Just... Arts...?

Words by Alexi Barnstone

There is a classic joke told about students that study Arts degrees in Australia. The joke goes that the only time you speak to them is when you order a coffee (or in the case of USyd, when you find yourself perched on the high table at Courtyard). This stigma is rampant against Arts students in the yellow and gold nation — a nation whose university education system dictates specialisation far earlier than its counterparts in the other parts of the world such as the United States. Of course, there are benefits to a more linear approach to education when your field is something such as medicine. Doctors need to know how to treat their patients.

However, there is a strong misconception amongst aspiring Australian academics about further education. Too many young adults believe that this type of linear relationship between education and employment exists ubiquitously across the employment spectrum. The reality is far more complex. If a more accurate picture of the employment landscape is built, the stigma against Arts students becomes illogical.

Specialisation is a crucial goal of the educational institution. It is imperative that individuals can indulge a topic to the point of mastery. However, there is an argument as to what the main objective of this process is. Some arrive at the conclusion that the prerogative is to develop knowledge that will later be applied in the field of work. Alternatively, it could be argued that it is the process that is most important — the ability to facilitate the type of engagement in a topic rather than the topic itself. To use an old American cliché, ‘University is about learning how to learn.’ It is the second sentiment that is backed by statistics.

The Washington post reported that 62% of students worked in a field related to their field of study and only 27% worked in a field directly related to their major. In the starkest example of people being hired for how they think rather than what the know, CEO of CA Technologies Mike Gregoire reported on CNBC that his and many other firms hired philosophy students for coding roles. Gregoire stated in his interview that “philosophers understand how to think very logically” and that the type of thinking they learn enables them to pick up coding incredibly quickly. Furthermore, there are many avenues for Arts students to take to kick start their careers in the corporate sphere, rebutting the presumption that graduates of Arts simply move from university to the dole. Enen at the University of Sydney there are initiatives such as ArtSS Career Ready, a program that assists in placing Arts students with career aspirations in great starting positions in large firms and organisations — firms that would traditionally be associated with hiring Commerce or Engineering students.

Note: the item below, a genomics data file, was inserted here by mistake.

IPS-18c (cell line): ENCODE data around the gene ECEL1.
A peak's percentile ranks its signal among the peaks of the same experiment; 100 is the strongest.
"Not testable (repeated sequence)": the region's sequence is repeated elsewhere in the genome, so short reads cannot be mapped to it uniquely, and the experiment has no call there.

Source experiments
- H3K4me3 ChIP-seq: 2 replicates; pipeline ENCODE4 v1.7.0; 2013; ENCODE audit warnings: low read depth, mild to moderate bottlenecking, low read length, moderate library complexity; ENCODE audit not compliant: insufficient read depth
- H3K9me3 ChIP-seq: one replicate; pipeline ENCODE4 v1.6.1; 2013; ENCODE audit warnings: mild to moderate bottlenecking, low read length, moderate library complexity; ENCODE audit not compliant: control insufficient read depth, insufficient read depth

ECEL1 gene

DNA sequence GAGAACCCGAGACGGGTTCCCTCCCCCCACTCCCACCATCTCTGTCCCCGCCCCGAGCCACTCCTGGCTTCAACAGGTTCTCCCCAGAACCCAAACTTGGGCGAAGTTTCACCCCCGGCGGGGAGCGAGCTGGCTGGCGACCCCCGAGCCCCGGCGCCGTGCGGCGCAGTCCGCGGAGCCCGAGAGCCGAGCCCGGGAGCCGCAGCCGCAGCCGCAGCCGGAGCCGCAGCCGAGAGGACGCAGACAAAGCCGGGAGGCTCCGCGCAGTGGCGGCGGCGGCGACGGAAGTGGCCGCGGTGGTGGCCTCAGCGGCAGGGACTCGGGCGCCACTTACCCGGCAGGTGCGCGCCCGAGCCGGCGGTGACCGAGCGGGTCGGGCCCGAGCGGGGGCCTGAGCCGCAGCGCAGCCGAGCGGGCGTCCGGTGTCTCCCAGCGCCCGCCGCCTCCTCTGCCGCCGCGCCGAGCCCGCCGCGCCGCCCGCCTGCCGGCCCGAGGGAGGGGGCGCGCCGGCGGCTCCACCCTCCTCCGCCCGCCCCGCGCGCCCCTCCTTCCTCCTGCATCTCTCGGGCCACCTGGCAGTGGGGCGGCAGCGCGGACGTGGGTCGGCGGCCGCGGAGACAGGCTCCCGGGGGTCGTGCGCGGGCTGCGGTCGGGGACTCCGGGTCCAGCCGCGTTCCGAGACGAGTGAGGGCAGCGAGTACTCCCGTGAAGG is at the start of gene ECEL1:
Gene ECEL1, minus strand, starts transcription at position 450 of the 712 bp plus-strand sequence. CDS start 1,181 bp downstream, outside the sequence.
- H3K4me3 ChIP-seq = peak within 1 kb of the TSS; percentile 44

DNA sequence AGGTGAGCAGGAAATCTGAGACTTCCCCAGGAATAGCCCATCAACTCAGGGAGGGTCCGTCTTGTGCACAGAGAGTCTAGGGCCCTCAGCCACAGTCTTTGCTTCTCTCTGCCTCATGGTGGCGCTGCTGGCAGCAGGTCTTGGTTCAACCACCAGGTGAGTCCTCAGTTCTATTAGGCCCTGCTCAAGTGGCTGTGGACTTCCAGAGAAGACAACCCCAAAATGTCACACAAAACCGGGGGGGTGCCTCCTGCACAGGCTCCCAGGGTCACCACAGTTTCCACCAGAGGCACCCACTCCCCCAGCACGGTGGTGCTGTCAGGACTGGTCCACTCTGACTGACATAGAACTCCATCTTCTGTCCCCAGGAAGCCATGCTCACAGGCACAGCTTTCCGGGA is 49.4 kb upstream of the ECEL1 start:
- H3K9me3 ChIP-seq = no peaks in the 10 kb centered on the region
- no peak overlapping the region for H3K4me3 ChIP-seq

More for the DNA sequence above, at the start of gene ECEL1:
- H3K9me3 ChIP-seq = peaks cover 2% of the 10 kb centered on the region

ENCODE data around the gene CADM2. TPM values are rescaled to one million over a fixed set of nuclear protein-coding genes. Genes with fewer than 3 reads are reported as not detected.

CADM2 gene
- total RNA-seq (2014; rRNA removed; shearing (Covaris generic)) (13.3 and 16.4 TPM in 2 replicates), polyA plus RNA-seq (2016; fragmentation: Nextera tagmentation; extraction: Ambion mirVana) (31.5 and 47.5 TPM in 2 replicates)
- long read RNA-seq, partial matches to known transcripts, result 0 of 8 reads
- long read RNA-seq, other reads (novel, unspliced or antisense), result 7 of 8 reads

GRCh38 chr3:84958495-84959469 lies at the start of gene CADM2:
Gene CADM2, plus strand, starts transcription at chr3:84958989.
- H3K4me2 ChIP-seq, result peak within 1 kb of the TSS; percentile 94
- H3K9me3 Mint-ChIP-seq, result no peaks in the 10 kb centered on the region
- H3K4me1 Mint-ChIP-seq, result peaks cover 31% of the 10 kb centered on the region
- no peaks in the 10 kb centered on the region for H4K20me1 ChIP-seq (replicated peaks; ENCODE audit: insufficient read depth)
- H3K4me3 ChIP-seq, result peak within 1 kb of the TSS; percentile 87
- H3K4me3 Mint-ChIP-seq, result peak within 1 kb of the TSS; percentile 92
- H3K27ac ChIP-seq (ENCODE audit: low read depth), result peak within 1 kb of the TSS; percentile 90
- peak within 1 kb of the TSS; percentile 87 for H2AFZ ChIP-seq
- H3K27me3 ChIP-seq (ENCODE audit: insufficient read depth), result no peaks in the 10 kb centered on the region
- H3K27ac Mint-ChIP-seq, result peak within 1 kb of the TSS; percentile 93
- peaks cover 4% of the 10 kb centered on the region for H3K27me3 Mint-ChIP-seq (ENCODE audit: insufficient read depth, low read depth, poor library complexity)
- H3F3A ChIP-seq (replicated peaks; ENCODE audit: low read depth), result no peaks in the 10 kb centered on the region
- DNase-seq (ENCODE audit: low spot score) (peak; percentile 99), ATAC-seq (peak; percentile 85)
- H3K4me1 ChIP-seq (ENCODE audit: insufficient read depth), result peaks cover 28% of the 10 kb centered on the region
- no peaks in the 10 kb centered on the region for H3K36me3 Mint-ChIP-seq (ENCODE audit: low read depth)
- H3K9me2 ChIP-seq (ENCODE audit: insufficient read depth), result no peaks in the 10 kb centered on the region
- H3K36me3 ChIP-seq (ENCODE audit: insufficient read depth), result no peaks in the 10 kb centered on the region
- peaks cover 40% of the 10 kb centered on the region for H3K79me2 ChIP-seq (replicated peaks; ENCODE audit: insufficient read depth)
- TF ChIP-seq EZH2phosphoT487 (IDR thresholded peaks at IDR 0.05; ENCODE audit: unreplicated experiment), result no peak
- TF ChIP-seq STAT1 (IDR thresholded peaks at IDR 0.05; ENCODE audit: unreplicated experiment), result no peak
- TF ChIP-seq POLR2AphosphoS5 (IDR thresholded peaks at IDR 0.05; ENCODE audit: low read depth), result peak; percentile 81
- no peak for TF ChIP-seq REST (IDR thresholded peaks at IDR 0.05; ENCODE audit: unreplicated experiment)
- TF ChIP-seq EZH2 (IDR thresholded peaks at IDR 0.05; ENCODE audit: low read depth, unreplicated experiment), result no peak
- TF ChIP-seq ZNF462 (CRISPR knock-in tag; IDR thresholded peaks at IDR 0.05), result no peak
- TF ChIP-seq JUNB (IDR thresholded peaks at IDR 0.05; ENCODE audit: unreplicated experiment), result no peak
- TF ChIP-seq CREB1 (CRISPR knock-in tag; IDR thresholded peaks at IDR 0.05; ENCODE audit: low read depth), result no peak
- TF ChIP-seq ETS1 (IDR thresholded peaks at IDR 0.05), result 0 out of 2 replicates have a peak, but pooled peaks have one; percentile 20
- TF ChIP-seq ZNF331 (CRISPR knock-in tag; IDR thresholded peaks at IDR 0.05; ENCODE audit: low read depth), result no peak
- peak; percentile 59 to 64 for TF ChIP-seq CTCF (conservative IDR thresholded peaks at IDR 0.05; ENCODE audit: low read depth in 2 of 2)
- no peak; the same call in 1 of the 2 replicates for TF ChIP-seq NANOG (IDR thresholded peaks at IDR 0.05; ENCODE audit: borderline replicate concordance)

Now to refocus on Arts students. Those studying Arts degrees are often seen as the students without a conception of what they want to do, without a clear directive. Many argue that this is a bad thing. Unfortunately, those people do not have a clear conception of how motivation works. In recent research published in the Conversation, Anya Skatova found that Arts students were more motivated by love in a subject than money or career options. The significance of these findings was that Arts students identified intrinsic motivators as the reason for their engagement of study, where as other students identified extrinsic motivators as the reason for their endeavors. Intrinsic motivation is motivation born out of a genuine interest in the subject and leads to attempts at mastery, greater dedication and passion. Extrinsic motivation, such as money, has been proven to engender target meeting behaviors where people do the minimum requirements necessary. Now ask yourself, what type of employee would you rather have?

The answer is simple. This information is not necessarily claiming that Arts students are in anyway superior. It is simply an attempt to establish a greater sense of parity between educational pursuits. People are not defined by what they study, and will most likely not work in that field either.

Pulp Editors